Royal Caribbean Group has reported financial results for the 2021 fiscal year and provided a business update.
“2021 marked the beginning of our return to our mission of delivering the very best vacation experiences,” said Jason Liberty, president and chief executive officer of the Royal Caribbean Group. “During 2021, we made significant progress toward our recovery with over 85% of our capacity returning to operations and delivering safe and memorable experiences to approximately 1.3 million guests at record guest satisfaction scores. Our team has worked tirelessly to execute our successful and healthy return, and we are grateful for their extraordinary efforts.”
“We expect 2022 will be a strong transitional year, as we bring the rest of our fleet back into operations and well-nigh historical occupancy levels,” Liberty said. “Omicron created short-term operational challenges that have unfortunately weighed on close-in bookings. While the timing of Omicron was particularly unfortunate for the first half of 2022 bookings and will likely delay our return to profitability by a few months, we do not expect it to impact our overall recovery trajectory and the strong demand for cruising.”
Resumption of Sailing and Business Highlights
Full Year 2021 Results
The company gradually resumed its global cruise operations beginning in December 2020 in Singapore and June 2021 in the U.S.
For the full year, the company reported US GAAP Net Loss of $(5.3) billion or $(20.89) per share compared to US GAAP Net Loss of $(5.8) billion or $(27.05) per share in the prior year.
The company also reported Adjusted Net Loss of $(4.8) billion or $(19.19) per share for the full year 2021 compared to Adjusted Net Loss of $(3.9) billion or $(18.31) per share in the prior year.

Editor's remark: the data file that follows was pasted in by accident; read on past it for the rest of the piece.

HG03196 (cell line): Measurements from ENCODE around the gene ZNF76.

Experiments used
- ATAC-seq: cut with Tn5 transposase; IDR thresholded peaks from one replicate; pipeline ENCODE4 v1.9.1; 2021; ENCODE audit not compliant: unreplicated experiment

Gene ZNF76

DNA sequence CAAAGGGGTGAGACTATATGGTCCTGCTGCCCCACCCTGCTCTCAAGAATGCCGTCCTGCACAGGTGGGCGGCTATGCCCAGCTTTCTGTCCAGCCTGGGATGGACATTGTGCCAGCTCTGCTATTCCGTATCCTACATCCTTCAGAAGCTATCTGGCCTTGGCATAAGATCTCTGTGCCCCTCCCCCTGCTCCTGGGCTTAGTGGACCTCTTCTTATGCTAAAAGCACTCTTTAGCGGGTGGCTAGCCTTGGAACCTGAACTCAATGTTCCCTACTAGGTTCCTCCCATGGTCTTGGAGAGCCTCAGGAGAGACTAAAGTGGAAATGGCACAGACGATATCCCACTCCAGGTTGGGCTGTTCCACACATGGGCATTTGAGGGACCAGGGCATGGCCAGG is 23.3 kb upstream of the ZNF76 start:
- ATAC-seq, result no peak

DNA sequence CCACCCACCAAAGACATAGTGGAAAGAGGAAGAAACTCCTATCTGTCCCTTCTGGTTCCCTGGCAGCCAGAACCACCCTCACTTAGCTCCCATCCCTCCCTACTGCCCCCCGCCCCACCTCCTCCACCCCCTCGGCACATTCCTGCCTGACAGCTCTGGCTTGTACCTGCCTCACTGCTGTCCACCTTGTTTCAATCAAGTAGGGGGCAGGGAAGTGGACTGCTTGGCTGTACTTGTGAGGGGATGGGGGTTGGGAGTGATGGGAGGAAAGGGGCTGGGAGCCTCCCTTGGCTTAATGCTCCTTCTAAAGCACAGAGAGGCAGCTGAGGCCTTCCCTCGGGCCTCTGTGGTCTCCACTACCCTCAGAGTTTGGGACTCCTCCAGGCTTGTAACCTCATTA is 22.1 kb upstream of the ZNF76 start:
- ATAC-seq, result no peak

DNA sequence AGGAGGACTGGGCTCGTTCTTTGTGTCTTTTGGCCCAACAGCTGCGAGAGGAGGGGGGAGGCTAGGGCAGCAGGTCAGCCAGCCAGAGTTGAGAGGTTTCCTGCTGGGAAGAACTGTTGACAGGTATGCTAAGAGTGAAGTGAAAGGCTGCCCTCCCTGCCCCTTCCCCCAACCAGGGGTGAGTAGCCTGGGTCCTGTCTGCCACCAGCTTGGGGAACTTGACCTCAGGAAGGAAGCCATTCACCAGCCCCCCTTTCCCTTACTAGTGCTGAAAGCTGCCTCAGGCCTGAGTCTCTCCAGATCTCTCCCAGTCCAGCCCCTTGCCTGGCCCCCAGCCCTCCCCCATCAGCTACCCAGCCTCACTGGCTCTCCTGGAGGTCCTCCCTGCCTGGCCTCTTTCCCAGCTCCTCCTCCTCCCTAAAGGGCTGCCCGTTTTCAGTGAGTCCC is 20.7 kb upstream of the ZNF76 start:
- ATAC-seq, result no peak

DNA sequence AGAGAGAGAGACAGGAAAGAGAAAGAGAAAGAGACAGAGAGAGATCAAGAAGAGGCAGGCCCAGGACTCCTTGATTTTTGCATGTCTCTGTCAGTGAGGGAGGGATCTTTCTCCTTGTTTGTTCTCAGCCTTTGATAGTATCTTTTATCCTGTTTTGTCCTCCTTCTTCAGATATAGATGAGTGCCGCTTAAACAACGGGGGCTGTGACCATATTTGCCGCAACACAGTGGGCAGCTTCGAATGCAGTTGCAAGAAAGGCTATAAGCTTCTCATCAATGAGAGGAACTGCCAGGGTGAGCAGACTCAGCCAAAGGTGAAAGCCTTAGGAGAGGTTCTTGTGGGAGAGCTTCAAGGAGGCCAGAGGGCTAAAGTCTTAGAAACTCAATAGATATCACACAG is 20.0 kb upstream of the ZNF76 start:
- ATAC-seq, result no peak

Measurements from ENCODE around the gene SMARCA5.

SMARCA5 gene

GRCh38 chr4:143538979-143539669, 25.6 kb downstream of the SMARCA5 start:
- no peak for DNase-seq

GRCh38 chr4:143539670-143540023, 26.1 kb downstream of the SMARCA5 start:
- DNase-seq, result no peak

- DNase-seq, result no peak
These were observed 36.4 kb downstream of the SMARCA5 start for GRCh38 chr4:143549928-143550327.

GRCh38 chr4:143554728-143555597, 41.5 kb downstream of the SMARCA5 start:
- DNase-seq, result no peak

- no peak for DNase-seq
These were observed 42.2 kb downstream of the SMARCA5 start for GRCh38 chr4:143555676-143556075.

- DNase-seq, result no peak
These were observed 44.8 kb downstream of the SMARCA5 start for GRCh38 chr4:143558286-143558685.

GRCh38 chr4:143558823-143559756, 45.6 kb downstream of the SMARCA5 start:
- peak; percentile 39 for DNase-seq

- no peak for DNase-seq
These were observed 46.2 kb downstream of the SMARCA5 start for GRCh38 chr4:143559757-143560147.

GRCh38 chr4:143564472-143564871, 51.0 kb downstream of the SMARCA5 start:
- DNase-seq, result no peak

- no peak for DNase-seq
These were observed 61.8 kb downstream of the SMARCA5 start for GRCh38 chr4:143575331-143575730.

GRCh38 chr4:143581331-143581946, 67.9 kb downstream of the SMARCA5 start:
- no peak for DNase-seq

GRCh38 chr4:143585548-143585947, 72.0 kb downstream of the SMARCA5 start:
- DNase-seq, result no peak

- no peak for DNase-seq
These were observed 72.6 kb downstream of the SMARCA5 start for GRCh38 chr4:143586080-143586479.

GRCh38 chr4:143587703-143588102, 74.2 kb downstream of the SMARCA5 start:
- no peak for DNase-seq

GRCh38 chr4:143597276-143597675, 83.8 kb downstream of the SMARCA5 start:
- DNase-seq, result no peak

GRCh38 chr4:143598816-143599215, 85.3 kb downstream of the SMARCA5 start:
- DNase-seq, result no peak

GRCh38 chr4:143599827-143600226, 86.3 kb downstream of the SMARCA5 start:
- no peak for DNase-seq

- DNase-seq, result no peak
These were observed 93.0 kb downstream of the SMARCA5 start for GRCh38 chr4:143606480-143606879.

Fourth Quarter 2021 Results
The company reported US GAAP Net Loss for the fourth quarter of 2021 of $(1.4) billion or $(5.33) per share compared to US GAAP Net Loss of $(1.4) billion or $(6.09) per share in the prior year. The company also reported Adjusted Net Loss of $(1.2) billion or $(4.78) per share for the fourth quarter of 2021 compared to Adjusted Net Loss of $(1.1) billion or $(5.02) per share in the prior year. During the fourth quarter of 2021, the company eliminated the three-month reporting lag for Silversea Cruises to reflect the brand’s financial position, results of operations and cash flows concurrently and consistently with the company’s fiscal calendar. The effect of this change resulted in a negative impact of approximately $(0.25) per share for the fourth quarter of 2021, which has been excluded from the company’s adjusted results for transparency and comparability purposes. The Net Loss and Adjusted Net Loss for the fourth quarter and full year of 2021 are the result of the impact of the COVID-19 pandemic on the business.
In the fourth quarter, 12 additional ships returned to service. The company is thoughtfully ramping up the fleet and load factors while emphasizing industry-leading health and safety standards, world-class guest experiences and financial prudence.